County Fire Districts Struggle With Funds During Lean Times


With its line of credit in limbo, Hellsgate Fire Department is joining other county fire districts in feeling the pinch to keep its fire departments operational.   

Fire Chief Gary Hatch said this week that he has already reduced his part-time staff for the fuels reduction program.

This also puts the nearly $1 million dollar grant program on hold until he knows if he will have the funds to keep it going. 

Gila County Supervisor Tommie Martin has assured Arizona fire districts that the county will find the money to keep all vital services operational until tax receipts are collected and the fire districts have money in their own accounts on which to operate.  

In a normal year, fire districts can get a line of credit from their bank equal to 45 percent of its estimated property tax receipts.

In this fiscal year, the Hellsgate Fire District has been given a $226,000 line of credit from Chase Bank, which is equal to 27 percent of the estimated taxes.

“This was fine when we had a very little payroll, but now that we have joined the two districts, we are strapped to keep operating on only 27 percent until mid-November,” Hatch said. “We run a $2.2 million budget, with only $838,803 coming from local property tax. The rest comes from contracts with the Town of Payson, fire district assistance tax, wildland firefighting around the country and federal grants.”   

With the department’s monthly payroll running at nearly $86,000 during fire season, any shortfall makes it hard for the fire district to pay bills if the bank does not extend its line of credit.

“So we have no money coming in, but have to continue operating,” Hatch said. “We are taking money out of the capital reserves fund to keep our doors open.”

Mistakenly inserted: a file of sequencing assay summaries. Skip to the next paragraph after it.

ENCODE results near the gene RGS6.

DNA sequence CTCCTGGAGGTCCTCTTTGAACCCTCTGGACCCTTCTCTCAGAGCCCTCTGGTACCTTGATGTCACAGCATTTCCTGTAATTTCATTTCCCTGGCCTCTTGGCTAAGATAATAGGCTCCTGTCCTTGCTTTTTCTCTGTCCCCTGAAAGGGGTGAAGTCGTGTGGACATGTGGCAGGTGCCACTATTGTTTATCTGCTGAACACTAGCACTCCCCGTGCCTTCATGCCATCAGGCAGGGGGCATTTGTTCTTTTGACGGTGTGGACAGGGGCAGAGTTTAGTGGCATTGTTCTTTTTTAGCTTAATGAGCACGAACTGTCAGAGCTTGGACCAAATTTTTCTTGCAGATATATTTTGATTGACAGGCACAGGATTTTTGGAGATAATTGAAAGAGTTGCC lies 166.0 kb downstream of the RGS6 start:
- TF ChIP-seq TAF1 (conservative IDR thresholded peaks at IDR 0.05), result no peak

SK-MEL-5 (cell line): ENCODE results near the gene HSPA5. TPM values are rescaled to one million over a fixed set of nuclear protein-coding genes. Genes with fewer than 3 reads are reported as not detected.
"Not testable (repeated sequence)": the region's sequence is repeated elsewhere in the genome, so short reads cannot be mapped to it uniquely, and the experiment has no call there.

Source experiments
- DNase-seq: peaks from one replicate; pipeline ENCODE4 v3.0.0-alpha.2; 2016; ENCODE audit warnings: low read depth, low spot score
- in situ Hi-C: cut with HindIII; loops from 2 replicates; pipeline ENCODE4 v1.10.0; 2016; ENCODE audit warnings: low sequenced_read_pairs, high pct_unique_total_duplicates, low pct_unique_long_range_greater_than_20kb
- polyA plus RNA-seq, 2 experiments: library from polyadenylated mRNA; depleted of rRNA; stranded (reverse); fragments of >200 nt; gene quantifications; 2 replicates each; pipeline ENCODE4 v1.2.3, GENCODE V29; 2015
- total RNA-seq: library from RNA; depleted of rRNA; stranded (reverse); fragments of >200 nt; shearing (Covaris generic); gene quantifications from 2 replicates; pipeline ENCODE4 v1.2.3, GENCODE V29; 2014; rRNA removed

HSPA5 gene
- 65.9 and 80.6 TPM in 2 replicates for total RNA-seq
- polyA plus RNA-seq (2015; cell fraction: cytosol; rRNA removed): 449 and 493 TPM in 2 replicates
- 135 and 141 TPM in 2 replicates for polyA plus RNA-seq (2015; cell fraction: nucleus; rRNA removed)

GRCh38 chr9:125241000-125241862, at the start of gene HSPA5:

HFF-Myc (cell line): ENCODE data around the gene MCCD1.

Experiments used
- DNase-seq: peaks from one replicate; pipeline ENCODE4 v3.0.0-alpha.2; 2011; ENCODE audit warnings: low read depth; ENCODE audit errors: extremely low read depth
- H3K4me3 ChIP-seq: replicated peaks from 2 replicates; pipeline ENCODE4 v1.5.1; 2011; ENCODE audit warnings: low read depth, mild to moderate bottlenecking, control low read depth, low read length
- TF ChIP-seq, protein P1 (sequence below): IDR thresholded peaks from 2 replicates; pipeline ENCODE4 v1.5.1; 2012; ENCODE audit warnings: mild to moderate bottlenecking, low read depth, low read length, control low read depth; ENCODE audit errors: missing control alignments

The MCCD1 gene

The real issue lies with the bank, Hatch believes. Under Arizona Revised Statute, the county receives a revolving line of credit from a bank, in this case Chase Bank.

Hellsgate uses that line of credit to pay claims and obligations until the treasurer receives money from property taxes and other nonrestricted revenues.

By law, the bank can only provide a revolving line of credit up to the 45 percent of last year’s tax receipts. 

For Hellsgate, which had $792,000 in tax receipts last year, they could have been given a line of credit of $356,400 from the bank.

If they do not receive the line of credit, the county, by Arizona Revised Statute, must provide up to 90 percent of the difference until funds are received.  

Most counties in the state are not fiscally able to provide this as required, but Gila County has been able to manage its funds for a hardship time, and they have indicated that they can help this year, Hatch said.

Although $226,000 seems like a small amount of money, when compared to Hellsgate’s total budget of $2.2 million, Hatch said it could have devastating effects on the department.

Hatch pointed out that Hellsgate has already carried over funds of $54,000 plus the capital reserve funds of $65,000.

That money is almost all gone, and tax receipts just went out for the year. 

“It could be enough to close us down for a while if the county did not step up to the plate for us,” he said.

“Our payroll is large enough that we do not have the funds to cover wages and the taxes and benefits payments, which have to be paid every two weeks by state law.”

County supervisors have assured Hellsgate they will cover their line of credit for the time being.

“They (the county) have said we will somehow keep your doors open,” Hatch said.

Two years ago, Hatch said they had no problems getting their line of credit from Chase. He sees this year’s struggle as a byproduct of the recession.

Until the treasurer’s office gives him further notice, Hatch said he is waiting to see what happens and if further cuts are warranted.


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